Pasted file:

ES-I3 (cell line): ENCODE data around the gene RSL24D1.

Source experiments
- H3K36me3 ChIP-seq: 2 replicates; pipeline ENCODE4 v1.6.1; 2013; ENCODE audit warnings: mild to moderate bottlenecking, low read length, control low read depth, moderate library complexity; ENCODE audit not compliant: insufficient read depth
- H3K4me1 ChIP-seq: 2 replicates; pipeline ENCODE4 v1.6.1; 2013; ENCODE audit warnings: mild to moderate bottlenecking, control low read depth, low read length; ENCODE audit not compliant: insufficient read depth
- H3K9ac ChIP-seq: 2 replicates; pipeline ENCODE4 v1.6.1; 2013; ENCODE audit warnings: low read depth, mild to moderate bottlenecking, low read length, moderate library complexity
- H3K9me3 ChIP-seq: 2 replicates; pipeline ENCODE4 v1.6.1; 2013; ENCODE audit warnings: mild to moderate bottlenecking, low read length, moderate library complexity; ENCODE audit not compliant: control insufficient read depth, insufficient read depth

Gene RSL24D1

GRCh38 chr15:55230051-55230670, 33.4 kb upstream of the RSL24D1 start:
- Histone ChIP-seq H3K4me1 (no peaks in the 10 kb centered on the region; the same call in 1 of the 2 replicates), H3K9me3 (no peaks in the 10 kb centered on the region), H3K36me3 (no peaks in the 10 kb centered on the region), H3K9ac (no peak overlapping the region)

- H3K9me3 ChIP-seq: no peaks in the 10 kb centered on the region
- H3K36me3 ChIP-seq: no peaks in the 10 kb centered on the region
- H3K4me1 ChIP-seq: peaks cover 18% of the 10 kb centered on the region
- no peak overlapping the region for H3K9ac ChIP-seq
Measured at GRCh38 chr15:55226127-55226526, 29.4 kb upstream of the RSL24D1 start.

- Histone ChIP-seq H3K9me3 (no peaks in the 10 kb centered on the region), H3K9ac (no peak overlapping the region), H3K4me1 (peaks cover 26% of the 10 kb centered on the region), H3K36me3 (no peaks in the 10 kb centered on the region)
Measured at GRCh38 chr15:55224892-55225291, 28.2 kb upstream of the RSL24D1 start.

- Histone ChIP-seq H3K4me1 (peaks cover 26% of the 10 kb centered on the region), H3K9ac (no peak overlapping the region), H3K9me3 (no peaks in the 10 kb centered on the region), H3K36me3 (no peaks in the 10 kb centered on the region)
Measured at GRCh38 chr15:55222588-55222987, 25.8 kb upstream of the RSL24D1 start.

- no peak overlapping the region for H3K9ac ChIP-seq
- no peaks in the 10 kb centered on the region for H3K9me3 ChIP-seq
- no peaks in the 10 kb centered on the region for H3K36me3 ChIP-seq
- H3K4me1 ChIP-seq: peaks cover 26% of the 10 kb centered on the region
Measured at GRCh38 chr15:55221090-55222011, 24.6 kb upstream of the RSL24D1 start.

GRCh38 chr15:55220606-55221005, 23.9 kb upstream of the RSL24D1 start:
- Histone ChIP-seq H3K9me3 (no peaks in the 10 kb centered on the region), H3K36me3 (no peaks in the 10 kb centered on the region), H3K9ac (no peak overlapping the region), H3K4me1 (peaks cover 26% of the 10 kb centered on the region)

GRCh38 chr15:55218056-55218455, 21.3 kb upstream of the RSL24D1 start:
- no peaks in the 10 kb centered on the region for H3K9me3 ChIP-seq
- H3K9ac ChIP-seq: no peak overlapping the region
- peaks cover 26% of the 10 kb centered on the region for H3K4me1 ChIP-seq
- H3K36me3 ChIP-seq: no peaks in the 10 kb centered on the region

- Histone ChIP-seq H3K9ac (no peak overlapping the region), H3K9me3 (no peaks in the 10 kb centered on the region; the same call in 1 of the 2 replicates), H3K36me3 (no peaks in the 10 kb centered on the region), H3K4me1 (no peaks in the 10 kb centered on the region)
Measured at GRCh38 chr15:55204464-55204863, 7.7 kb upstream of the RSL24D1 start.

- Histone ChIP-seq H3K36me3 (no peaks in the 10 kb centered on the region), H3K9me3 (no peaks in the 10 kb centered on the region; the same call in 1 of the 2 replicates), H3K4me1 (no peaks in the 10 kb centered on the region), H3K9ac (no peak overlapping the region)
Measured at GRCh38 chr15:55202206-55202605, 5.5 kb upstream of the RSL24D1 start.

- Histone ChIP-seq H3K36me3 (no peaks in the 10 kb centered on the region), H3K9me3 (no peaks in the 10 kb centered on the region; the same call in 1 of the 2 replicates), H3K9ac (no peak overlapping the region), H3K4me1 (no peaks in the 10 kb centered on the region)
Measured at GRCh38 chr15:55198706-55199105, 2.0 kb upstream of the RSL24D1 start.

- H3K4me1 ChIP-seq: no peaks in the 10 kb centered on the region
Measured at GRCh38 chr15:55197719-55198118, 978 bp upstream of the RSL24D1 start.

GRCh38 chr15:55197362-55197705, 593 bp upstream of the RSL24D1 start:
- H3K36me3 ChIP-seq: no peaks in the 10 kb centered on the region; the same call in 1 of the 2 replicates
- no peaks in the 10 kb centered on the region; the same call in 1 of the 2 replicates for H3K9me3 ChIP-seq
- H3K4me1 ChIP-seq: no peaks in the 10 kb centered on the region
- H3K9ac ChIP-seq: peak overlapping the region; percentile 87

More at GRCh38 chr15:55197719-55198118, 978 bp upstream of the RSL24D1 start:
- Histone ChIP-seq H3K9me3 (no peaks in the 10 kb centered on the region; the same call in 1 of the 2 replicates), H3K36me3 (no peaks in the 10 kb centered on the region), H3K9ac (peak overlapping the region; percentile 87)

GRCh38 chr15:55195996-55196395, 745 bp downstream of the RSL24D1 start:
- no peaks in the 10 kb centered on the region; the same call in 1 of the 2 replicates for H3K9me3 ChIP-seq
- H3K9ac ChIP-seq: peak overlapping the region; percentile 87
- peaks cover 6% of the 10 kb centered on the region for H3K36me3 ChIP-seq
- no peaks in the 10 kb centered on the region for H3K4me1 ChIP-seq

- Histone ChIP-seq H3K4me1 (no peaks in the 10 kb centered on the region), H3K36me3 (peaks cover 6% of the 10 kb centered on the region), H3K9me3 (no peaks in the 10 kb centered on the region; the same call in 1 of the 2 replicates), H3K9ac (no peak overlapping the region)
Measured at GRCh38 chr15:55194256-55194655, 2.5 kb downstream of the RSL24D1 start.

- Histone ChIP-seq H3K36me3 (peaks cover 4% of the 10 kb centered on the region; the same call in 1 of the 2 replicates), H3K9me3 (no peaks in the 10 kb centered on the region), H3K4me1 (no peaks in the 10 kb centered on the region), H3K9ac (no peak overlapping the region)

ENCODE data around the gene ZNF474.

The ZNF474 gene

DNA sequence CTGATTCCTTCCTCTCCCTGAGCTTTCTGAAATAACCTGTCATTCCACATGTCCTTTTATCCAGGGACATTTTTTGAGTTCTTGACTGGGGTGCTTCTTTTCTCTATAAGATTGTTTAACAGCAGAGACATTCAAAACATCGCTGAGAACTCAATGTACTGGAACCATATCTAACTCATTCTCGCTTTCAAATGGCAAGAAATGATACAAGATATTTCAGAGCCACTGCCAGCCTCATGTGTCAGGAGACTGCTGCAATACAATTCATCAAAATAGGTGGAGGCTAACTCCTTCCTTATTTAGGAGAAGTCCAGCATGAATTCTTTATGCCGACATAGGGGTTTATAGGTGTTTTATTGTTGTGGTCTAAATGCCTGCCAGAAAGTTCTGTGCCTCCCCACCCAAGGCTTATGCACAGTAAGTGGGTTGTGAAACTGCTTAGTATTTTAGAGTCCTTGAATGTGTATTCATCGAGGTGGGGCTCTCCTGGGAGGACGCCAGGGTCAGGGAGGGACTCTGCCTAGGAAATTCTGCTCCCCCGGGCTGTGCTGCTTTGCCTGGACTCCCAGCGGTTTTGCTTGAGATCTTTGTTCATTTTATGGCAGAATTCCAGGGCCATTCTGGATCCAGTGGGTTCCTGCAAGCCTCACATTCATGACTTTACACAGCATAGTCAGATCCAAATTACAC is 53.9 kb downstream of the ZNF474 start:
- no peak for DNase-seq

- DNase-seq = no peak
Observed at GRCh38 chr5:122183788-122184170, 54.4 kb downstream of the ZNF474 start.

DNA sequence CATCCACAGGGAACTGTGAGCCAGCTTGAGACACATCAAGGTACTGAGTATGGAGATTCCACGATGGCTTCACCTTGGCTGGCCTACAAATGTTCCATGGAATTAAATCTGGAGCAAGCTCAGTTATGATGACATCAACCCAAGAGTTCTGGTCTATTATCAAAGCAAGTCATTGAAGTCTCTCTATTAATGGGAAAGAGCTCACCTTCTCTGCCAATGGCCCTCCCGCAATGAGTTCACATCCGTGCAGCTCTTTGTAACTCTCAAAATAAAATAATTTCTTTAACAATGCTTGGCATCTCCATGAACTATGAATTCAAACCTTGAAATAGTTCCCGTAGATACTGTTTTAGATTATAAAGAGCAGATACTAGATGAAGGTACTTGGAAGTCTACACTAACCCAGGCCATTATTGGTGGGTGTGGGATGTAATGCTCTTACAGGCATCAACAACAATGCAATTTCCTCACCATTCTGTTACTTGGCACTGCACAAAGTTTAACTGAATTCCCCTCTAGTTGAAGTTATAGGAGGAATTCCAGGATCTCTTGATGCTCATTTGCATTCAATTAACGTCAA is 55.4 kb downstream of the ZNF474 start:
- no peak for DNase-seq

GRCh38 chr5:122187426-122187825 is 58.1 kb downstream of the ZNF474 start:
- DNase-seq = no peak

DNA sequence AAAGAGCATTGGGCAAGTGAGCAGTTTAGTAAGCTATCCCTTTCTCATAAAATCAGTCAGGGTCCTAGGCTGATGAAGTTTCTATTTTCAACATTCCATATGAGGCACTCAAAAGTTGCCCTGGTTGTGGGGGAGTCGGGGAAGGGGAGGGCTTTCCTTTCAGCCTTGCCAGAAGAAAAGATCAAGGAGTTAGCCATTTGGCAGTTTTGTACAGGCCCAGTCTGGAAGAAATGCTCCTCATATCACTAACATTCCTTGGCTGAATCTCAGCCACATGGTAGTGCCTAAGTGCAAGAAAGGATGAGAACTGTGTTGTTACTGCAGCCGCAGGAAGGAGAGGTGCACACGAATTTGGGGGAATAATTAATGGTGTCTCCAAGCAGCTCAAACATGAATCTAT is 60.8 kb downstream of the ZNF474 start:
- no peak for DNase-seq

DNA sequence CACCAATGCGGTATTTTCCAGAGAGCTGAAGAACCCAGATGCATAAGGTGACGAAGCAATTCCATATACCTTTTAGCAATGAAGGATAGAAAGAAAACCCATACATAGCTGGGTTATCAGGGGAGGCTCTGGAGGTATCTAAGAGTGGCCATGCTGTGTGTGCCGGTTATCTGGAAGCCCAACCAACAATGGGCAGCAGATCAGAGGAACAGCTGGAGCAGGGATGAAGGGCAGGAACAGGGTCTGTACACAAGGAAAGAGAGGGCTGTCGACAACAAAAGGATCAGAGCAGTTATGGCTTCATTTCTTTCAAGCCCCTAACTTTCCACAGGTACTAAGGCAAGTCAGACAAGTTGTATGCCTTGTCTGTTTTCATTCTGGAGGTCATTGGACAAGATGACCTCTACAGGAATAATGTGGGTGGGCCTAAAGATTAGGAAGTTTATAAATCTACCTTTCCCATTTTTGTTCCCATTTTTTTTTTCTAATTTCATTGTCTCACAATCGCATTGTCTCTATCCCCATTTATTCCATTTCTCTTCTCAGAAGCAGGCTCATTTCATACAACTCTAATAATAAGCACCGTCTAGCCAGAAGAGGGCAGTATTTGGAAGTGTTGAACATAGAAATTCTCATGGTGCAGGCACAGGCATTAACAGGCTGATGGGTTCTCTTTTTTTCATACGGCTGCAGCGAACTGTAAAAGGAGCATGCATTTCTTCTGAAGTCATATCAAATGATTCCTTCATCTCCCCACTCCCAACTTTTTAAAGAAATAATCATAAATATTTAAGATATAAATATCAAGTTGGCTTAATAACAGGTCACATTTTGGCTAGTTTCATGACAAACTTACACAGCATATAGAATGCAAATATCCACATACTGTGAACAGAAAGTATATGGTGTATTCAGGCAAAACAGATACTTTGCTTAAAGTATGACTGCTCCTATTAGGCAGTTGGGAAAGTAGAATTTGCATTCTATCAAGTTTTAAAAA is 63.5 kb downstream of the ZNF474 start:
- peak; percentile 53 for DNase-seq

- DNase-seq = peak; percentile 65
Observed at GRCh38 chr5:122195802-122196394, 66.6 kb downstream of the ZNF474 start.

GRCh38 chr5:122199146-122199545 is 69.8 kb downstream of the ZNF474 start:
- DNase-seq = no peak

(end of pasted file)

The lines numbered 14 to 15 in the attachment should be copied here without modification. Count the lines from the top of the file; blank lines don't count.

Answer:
Measured at GRCh38 chr15:55226127-55226526, 29.4 kb upstream of the RSL24D1 start.

- Histone ChIP-seq H3K9me3 (no peaks in the 10 kb centered on the region), H3K9ac (no peak overlapping the region), H3K4me1 (peaks cover 26% of the 10 kb centered on the region), H3K36me3 (no peaks in the 10 kb centered on the region)